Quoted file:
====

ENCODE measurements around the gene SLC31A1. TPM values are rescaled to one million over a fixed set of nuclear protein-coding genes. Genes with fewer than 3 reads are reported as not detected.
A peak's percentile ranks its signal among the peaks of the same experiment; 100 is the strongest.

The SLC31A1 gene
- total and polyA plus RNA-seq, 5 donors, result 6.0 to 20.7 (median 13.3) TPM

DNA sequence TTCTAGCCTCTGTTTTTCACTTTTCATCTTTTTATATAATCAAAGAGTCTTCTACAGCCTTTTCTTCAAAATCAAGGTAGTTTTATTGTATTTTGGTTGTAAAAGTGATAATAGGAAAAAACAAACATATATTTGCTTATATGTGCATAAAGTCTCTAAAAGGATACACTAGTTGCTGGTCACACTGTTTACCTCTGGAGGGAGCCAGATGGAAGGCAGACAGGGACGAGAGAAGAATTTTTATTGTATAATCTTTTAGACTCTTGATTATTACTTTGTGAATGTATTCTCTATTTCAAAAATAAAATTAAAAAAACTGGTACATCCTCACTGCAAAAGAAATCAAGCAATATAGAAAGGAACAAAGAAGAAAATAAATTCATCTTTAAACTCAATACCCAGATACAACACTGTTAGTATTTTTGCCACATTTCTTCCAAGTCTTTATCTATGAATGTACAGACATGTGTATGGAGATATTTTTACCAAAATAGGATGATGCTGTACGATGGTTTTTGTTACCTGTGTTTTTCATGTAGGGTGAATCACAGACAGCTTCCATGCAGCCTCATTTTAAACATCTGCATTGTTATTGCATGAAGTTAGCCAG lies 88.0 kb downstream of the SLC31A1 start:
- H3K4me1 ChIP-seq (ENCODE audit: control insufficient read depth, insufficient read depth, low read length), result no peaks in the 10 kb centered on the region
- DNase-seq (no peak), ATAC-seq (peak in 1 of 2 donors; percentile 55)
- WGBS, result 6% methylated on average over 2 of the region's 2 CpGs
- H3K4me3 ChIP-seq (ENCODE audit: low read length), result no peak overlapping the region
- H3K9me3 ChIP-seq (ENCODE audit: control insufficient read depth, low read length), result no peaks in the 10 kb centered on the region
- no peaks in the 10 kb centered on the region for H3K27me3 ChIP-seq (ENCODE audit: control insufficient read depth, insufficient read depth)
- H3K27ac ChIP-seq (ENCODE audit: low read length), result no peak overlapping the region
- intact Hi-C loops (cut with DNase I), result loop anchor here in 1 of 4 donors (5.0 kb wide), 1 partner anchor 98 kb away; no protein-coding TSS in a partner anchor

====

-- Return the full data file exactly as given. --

ENCODE measurements around the gene SLC31A1. TPM values are rescaled to one million over a fixed set of nuclear protein-coding genes. Genes with fewer than 3 reads are reported as not detected.
A peak's percentile ranks its signal among the peaks of the same experiment; 100 is the strongest.

The SLC31A1 gene
- total and polyA plus RNA-seq, 5 donors, result 6.0 to 20.7 (median 13.3) TPM

DNA sequence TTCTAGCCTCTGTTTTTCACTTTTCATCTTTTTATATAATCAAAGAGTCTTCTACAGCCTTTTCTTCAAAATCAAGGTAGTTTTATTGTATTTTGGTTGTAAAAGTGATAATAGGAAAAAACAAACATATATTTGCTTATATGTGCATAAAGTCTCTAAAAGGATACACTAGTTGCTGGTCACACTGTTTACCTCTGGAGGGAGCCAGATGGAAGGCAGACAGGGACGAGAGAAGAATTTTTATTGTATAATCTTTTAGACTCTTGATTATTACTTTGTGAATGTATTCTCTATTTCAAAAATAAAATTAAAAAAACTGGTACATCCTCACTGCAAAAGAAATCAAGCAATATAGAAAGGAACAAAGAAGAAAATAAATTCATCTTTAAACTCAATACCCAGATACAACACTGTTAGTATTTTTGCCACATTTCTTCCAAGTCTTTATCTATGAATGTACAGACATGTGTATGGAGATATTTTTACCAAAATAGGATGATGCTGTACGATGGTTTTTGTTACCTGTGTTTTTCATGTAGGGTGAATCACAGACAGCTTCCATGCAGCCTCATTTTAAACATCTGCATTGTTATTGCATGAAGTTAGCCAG lies 88.0 kb downstream of the SLC31A1 start:
- H3K4me1 ChIP-seq (ENCODE audit: control insufficient read depth, insufficient read depth, low read length), result no peaks in the 10 kb centered on the region
- DNase-seq (no peak), ATAC-seq (peak in 1 of 2 donors; percentile 55)
- WGBS, result 6% methylated on average over 2 of the region's 2 CpGs
- H3K4me3 ChIP-seq (ENCODE audit: low read length), result no peak overlapping the region
- H3K9me3 ChIP-seq (ENCODE audit: control insufficient read depth, low read length), result no peaks in the 10 kb centered on the region
- no peaks in the 10 kb centered on the region for H3K27me3 ChIP-seq (ENCODE audit: control insufficient read depth, insufficient read depth)
- H3K27ac ChIP-seq (ENCODE audit: low read length), result no peak overlapping the region
- intact Hi-C loops (cut with DNase I), result loop anchor here in 1 of 4 donors (5.0 kb wide), 1 partner anchor 98 kb away; no protein-coding TSS in a partner anchor